A Japanese court has ordered Google to modify its autocomplete search functionality. This is to prevent the search engine from suggesting criminal acts when users type one man’s name, according to a report from the The Economic Times.
The plaintiff claimed that when users begin typing his name, the search engine auto complete results takes users to websites that defame the unidentified man, the report states.
Google was also ordered to pay 300,000 yen ($3,100) for the mental anguish experienced by the man. The plaintiff claimed that after the incident, he found it difficult to find a job.
[pullquote] Google was also ordered to pay 300,000 yen ($3,100) for the mental anguish experienced by the man.[/pullquote]
Google has informed local media that it would study the judgment carefully. However, it does not need to make specific changes. Google’s search functions are not based in Japan, hence the Japanese court cannot compel it to make the change, according to the report.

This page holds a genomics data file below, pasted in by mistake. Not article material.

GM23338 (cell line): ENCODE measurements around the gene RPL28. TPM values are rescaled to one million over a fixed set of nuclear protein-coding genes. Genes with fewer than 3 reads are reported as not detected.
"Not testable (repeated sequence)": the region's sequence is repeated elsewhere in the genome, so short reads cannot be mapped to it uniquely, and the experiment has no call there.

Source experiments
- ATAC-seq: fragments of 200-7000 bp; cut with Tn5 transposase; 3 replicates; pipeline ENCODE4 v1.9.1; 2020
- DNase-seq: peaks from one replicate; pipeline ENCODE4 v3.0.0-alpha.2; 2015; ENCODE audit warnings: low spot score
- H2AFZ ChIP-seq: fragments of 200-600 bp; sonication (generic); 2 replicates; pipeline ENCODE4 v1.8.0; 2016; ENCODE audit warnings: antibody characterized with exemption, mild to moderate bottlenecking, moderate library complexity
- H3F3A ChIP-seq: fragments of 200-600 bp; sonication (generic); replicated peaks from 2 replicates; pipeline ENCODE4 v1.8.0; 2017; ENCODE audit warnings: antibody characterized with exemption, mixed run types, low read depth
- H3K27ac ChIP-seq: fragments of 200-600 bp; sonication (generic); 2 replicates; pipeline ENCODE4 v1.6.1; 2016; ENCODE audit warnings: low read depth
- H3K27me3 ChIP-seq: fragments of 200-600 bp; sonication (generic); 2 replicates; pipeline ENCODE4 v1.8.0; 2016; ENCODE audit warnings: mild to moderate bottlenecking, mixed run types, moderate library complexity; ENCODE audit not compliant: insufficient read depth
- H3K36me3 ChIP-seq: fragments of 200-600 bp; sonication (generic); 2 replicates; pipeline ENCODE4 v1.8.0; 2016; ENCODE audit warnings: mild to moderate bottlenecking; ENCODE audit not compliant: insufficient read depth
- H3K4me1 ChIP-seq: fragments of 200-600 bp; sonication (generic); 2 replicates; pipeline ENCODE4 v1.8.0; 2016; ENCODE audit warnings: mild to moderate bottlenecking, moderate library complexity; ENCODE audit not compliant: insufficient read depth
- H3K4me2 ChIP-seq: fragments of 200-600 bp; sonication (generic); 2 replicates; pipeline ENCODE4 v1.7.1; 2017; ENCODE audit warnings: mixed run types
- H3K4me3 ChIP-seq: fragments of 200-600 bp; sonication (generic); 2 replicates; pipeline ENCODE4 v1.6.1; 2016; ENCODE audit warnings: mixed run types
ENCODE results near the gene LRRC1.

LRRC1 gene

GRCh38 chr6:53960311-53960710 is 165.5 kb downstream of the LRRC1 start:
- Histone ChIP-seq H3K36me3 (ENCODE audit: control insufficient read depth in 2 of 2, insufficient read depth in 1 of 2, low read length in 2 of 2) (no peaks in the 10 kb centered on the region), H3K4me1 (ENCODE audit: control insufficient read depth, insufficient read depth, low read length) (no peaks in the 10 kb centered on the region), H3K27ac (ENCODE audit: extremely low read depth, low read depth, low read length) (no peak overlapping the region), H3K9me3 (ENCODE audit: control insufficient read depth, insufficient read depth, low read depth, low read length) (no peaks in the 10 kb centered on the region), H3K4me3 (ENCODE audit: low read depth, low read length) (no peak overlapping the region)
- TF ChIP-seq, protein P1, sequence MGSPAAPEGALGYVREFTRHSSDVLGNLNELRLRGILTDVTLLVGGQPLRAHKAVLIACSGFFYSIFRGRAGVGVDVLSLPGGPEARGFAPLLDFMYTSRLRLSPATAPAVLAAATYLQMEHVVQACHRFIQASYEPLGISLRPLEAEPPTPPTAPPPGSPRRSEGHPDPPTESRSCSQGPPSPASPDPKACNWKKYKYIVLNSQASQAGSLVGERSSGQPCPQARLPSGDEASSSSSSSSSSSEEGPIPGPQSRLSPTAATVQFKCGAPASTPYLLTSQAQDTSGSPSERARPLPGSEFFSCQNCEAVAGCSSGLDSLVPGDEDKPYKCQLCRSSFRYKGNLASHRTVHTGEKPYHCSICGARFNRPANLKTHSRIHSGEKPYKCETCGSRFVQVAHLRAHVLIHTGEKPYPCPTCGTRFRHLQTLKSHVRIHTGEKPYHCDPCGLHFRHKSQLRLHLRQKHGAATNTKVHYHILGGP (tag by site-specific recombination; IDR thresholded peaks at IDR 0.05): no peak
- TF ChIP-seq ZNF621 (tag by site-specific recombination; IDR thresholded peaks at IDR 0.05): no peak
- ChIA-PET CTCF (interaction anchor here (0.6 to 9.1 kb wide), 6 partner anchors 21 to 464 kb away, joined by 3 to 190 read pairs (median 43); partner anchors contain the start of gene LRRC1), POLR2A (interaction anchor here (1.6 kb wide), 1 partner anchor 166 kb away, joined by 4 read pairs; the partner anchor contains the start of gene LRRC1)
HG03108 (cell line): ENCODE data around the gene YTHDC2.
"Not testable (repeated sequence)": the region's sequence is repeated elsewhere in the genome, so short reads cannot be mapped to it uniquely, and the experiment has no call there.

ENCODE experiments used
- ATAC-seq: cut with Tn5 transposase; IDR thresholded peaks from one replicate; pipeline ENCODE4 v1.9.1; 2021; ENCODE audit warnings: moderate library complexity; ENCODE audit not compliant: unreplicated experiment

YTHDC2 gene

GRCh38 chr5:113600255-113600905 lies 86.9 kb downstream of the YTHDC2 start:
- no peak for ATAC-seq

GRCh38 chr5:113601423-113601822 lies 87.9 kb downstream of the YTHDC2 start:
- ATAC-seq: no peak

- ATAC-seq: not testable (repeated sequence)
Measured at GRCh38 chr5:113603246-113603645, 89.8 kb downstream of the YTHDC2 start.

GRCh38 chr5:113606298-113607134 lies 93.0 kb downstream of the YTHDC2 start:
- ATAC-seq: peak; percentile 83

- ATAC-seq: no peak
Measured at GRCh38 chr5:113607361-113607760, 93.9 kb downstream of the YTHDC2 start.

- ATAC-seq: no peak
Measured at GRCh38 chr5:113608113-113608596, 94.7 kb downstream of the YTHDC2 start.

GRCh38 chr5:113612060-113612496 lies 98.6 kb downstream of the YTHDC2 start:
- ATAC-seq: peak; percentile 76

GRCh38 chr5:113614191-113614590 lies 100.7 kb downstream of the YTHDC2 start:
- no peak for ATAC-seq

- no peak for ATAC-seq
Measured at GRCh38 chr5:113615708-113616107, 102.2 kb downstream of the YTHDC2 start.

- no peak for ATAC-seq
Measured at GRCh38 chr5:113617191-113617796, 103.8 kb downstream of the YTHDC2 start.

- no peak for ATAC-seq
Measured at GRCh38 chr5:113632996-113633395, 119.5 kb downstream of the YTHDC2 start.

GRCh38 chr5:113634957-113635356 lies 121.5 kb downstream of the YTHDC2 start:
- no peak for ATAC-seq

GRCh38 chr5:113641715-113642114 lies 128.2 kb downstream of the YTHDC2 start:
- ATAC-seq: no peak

This is not the first time Google’s autocomplete search feature has landed the company in trouble. In January 2012, Google was ordered to pay a €50,000 fine by a court in Paris. The US-based internet giant was sued by insurance firm Lyonnaise de Garantie. The insurance company claimed that typing its name into the French, Belgian, Canadian, Italian, British and Spanish versions of Google search, brought up an automated suggestion that included the word escroc, which means swindler or crook.
Source: The Economic Times